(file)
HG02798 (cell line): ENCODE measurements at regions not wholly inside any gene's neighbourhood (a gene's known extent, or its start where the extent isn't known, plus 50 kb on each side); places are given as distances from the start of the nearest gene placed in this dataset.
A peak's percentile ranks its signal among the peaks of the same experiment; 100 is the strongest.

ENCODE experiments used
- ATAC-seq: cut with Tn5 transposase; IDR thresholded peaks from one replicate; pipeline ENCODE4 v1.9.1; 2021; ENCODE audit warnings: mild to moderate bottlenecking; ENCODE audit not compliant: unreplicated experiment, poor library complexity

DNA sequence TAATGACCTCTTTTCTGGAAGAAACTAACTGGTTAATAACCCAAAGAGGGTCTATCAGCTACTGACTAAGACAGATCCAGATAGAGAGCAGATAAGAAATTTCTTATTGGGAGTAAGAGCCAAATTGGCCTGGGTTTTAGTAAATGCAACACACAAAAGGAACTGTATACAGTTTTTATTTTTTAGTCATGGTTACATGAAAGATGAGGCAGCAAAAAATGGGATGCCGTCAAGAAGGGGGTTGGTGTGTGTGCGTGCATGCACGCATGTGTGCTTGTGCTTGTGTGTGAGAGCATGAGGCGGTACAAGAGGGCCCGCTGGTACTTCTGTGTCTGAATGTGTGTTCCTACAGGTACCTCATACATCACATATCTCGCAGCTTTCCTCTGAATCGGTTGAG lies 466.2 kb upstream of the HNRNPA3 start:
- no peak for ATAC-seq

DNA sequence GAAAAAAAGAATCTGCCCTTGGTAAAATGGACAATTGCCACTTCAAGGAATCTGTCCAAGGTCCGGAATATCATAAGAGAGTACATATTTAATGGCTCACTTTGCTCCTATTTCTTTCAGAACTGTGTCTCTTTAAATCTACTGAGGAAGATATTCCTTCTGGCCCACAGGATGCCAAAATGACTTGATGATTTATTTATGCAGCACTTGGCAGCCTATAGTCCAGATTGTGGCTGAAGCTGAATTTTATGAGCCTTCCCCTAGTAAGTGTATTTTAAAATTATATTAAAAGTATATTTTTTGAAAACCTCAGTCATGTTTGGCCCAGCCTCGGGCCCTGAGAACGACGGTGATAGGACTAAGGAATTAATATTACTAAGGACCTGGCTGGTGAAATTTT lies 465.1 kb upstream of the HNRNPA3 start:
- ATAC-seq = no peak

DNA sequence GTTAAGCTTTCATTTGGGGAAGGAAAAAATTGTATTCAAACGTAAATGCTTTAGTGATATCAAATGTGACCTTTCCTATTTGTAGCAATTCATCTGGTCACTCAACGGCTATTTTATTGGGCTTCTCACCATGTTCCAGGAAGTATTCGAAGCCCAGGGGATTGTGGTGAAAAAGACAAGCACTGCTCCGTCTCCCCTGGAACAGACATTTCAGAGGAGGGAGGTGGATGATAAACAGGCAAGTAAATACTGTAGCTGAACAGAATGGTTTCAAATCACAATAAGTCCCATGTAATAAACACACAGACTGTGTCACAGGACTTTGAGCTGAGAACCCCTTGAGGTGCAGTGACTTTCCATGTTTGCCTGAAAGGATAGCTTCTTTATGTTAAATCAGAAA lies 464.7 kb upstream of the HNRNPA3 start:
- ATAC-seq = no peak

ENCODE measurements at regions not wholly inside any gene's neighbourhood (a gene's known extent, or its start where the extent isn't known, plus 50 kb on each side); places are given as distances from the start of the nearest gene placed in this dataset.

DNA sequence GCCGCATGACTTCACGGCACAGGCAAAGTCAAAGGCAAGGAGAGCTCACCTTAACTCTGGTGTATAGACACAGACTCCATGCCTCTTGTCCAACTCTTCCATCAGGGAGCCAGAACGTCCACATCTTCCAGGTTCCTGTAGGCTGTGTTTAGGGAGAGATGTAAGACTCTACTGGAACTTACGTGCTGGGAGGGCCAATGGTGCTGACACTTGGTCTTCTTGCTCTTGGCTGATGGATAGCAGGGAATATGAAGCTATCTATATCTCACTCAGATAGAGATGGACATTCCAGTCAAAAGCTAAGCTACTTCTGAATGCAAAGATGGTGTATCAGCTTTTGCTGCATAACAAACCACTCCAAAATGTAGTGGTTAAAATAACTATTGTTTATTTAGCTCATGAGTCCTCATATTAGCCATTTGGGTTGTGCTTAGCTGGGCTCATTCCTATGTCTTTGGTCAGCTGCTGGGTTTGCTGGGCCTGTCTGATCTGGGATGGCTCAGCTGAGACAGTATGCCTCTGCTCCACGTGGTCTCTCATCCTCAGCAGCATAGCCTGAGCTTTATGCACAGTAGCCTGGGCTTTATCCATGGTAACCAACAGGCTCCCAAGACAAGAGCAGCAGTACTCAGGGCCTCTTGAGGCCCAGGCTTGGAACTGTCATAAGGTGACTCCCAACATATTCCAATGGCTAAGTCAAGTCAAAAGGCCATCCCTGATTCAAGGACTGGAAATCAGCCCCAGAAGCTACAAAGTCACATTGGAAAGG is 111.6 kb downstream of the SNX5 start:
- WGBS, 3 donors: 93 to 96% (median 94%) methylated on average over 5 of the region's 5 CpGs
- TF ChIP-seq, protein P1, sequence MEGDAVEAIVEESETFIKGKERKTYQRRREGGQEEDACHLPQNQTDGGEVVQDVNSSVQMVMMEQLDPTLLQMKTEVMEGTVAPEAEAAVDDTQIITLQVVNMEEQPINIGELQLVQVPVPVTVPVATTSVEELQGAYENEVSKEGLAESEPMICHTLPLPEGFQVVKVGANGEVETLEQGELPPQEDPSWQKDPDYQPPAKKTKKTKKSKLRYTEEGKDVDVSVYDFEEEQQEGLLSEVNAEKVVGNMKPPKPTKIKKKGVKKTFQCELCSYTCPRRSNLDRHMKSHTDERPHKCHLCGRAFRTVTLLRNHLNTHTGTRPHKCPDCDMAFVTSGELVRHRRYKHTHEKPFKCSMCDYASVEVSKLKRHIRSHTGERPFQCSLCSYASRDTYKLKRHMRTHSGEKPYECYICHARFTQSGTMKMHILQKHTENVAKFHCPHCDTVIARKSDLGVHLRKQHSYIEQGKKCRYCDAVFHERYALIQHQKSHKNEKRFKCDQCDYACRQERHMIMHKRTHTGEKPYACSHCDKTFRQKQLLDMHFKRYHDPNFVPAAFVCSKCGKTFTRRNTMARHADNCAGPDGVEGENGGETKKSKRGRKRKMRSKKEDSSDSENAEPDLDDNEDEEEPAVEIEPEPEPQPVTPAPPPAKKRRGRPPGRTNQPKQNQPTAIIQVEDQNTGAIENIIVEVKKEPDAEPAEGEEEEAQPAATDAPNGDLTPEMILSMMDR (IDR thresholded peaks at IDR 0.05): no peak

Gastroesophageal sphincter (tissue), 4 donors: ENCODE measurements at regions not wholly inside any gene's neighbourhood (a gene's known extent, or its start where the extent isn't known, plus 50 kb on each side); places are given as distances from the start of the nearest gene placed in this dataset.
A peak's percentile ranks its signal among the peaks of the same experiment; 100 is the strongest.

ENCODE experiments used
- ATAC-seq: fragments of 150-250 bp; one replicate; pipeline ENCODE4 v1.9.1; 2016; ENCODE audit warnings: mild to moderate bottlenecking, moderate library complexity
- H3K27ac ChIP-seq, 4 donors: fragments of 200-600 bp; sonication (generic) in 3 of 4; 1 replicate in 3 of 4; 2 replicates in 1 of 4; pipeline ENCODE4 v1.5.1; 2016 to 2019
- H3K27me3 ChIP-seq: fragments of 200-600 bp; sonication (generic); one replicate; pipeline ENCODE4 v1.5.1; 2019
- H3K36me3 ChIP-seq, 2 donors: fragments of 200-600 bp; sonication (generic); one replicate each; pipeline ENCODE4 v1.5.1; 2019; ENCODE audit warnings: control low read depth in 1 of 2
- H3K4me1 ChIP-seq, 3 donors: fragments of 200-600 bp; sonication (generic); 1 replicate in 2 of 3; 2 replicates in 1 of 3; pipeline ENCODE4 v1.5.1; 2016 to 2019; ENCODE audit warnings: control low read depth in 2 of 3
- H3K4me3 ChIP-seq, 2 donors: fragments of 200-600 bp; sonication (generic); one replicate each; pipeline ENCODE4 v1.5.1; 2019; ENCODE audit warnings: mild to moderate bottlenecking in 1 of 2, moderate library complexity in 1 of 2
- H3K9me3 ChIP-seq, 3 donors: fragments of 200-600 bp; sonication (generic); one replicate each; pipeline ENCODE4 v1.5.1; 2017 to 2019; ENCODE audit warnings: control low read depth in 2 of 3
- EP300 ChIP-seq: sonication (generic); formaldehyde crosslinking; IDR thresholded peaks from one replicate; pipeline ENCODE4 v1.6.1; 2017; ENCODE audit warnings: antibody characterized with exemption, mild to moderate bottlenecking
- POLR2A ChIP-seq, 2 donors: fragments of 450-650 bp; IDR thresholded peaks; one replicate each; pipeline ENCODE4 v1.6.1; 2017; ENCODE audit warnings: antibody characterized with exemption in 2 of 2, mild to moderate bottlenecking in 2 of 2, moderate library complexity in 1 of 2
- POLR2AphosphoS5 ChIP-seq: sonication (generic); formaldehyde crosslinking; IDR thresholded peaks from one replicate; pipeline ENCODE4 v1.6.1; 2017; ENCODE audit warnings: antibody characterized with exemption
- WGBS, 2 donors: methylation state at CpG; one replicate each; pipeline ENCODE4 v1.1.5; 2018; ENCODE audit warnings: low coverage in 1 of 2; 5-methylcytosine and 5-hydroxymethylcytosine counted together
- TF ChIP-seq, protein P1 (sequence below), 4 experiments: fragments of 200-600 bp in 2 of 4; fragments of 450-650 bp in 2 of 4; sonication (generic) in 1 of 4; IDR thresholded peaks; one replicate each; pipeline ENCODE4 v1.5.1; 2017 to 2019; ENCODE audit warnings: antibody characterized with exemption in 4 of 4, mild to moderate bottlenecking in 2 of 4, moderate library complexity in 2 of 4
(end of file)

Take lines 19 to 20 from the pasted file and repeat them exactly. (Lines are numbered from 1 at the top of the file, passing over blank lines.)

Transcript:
- H3K27ac ChIP-seq, 4 donors: fragments of 200-600 bp; sonication (generic) in 3 of 4; 1 replicate in 3 of 4; 2 replicates in 1 of 4; pipeline ENCODE4 v1.5.1; 2016 to 2019
- H3K27me3 ChIP-seq: fragments of 200-600 bp; sonication (generic); one replicate; pipeline ENCODE4 v1.5.1; 2019